Blog Post

Media Ecology Project - Ideas for Crowdsourcing?

I'm just back from the Association of Moving Image Archivists annual conference where I spoke as part of a panel on the Media Ecology Project, an effort initiated by Mark Williams at Dartmouth to increase scholarly access to archival media. MEP is something I've mentioned in these posts before, but the video below gives a much better idea of what we're trying to accomplish with the project. We'd love to get some feedback from HASTACers!

Media Ecology Project: Sideloaded archives from John Bell on Vimeo.

The video goes into more depth but, as I mentioned, the core goal of MEP is finding ways to increase scholarly access to and use of media held in archives around the world. It does that by making the media held in those archives more discoverable through enhanced metadata and citation capabilities. We're also tying archival media into analysis and publication tools like Scalar and MediaThread more directly than has been possible with pre-semantic web software.

But the question remains: if we are increasing the amount of metadata scholars can use to find and index media, where is the new metadata coming from? As more and more digitization projects come online the quantity of video available has outstripped the amount of time archivists can devote to making it discoverable. A key concern of any attempt to generate third-party metadata about archival collections is a question of what qualifies as good information. Crowdsourcing is an option that we'd like to make more common, but there are issues of provenance any time you try to crowdsource basic data.

We've explored several potential solutions to the provenance question, ranging from algorithmic trust systems to OBI badges awarded to those who produce great metadata. But what would HASTAC do? Federated login systems? Badges? Mechanical Turks? Expert-only input (who is an expert)? I'm very interested to hear what kind of ideas HASTAC readers and scholars have for fact-checking crowdsourced metadata.




We've partnered with some of the folks at EUscreen to develop Open Journal Systems and it sounds like they might be an interesting source for you as you seek access to more media (particularly European media). From their About:

The EUscreen project aims to promote the use of television content to explore Europe's rich and diverse cultural history. It will create access to over 30,000 items of programme content and information, and by developing a number of interactive functionalities and dynamic links with Europeana it will prove valuable to the widest range of cultural, educational and recreational users.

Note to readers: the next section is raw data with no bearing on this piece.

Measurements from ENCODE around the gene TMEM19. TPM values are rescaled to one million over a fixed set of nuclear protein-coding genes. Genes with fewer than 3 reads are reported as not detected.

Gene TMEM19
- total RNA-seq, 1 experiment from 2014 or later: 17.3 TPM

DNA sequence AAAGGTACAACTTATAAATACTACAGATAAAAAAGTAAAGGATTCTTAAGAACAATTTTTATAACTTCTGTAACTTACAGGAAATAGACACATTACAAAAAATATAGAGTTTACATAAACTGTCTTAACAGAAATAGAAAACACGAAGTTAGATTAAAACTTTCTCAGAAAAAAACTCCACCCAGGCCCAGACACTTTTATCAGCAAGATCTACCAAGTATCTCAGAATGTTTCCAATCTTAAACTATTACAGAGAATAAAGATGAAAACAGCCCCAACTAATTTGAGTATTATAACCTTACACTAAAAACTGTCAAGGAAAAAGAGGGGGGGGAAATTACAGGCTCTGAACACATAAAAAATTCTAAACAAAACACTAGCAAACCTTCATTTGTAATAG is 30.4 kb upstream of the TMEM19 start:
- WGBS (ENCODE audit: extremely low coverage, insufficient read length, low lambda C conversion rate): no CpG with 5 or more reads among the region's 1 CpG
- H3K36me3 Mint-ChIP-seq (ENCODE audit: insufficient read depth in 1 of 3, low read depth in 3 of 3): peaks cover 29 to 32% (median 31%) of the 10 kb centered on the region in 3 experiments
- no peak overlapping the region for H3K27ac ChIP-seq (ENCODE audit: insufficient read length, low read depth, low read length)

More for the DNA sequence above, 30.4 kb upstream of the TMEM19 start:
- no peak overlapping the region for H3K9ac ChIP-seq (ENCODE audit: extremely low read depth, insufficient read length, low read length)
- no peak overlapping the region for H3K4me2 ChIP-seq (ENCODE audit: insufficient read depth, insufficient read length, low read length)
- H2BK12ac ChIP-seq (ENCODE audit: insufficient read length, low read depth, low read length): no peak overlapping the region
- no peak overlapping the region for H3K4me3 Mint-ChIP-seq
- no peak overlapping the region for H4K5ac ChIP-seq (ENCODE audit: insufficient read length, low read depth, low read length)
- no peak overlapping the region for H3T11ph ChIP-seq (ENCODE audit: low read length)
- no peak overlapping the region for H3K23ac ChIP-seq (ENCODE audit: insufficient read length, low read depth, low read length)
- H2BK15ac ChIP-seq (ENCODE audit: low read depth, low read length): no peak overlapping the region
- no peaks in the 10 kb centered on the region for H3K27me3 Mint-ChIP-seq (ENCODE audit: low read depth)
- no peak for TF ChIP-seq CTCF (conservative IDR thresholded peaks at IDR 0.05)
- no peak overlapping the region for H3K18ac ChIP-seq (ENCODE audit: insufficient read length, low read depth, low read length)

Thanks for the link, Paul.  It looks like a wide ranging collection with lots of good content.  Do you know how they're handling access rights?  From this FAQ it seems like there isn't any kind of programmatic access or embedding allowed; how have you been using the EUscreen content?


Your rights question is a good one and I am not at all sure how that is being handled. It appears that big content owners (Deutsche Welle, Dansk Radio, BBC, and so on) are partnering with them and I am assuming that means that there is some limited licensing happening. It would be interesting to know how the US model of Fair Use is related or compares to what they're doing in the EU.

I haven't used EUscreen's content to this point. I help make an online journal called continent. with some friends and EUscreen is a friendly peer that we met through a discussion at the Open Journal System's development board. Since then we've done some light collaborating, including a session at the Beyond the PDF2 meeting earlier this year

As for your question about the crowd source provenance problem (not that this is necessarily the best informed opinion, but), it seems to me that if crowd-sourcing is the approach used then the problem of who gets to profit off of the copy rights will be off-set by the money a firm can make by harvesting the crowd.

Isn't that the old saying? If a firm is giving away their software it's because the software isn't the product, the user is? At some point the digital content provider accepts this as well or the Internet as we know it changes dramatically. Both seem like equally realistic options to me right now. The Internet becomes a series of walled-off gardens or we are all "copper tops" a la The Matrix (thanks, Facebook for making that so pallitable).